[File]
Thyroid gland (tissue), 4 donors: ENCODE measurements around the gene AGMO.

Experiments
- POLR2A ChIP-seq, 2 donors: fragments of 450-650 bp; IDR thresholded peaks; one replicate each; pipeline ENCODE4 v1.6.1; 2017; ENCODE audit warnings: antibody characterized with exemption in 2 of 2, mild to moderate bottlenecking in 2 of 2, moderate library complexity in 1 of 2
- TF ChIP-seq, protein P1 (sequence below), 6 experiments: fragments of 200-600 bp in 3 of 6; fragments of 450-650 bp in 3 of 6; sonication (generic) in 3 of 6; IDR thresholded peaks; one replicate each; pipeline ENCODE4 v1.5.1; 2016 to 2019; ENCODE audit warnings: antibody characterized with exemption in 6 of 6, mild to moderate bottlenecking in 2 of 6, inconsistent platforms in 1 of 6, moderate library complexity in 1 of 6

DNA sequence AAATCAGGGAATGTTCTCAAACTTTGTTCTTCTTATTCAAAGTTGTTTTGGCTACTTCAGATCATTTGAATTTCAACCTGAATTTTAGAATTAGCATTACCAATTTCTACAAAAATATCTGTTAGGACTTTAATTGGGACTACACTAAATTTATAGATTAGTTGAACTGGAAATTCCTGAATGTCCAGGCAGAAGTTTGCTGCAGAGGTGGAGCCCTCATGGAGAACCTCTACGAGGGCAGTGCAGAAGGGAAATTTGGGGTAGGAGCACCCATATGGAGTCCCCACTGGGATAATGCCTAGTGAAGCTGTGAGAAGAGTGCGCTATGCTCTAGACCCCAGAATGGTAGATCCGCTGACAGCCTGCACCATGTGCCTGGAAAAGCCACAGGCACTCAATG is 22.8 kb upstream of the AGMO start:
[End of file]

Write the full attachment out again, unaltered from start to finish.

Thyroid gland (tissue), 4 donors: ENCODE measurements around the gene AGMO.

Experiments
- POLR2A ChIP-seq, 2 donors: fragments of 450-650 bp; IDR thresholded peaks; one replicate each; pipeline ENCODE4 v1.6.1; 2017; ENCODE audit warnings: antibody characterized with exemption in 2 of 2, mild to moderate bottlenecking in 2 of 2, moderate library complexity in 1 of 2
- TF ChIP-seq, protein P1 (sequence below), 6 experiments: fragments of 200-600 bp in 3 of 6; fragments of 450-650 bp in 3 of 6; sonication (generic) in 3 of 6; IDR thresholded peaks; one replicate each; pipeline ENCODE4 v1.5.1; 2016 to 2019; ENCODE audit warnings: antibody characterized with exemption in 6 of 6, mild to moderate bottlenecking in 2 of 6, inconsistent platforms in 1 of 6, moderate library complexity in 1 of 6

DNA sequence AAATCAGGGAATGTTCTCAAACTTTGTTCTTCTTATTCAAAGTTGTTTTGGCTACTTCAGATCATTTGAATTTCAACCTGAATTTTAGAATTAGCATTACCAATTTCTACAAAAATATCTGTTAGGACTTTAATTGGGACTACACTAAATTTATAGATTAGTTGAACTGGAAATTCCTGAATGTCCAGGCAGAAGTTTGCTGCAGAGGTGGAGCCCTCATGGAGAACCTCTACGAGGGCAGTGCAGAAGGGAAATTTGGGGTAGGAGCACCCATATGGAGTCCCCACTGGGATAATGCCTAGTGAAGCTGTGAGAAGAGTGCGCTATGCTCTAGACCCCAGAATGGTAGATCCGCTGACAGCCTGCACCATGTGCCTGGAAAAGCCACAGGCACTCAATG is 22.8 kb upstream of the AGMO start: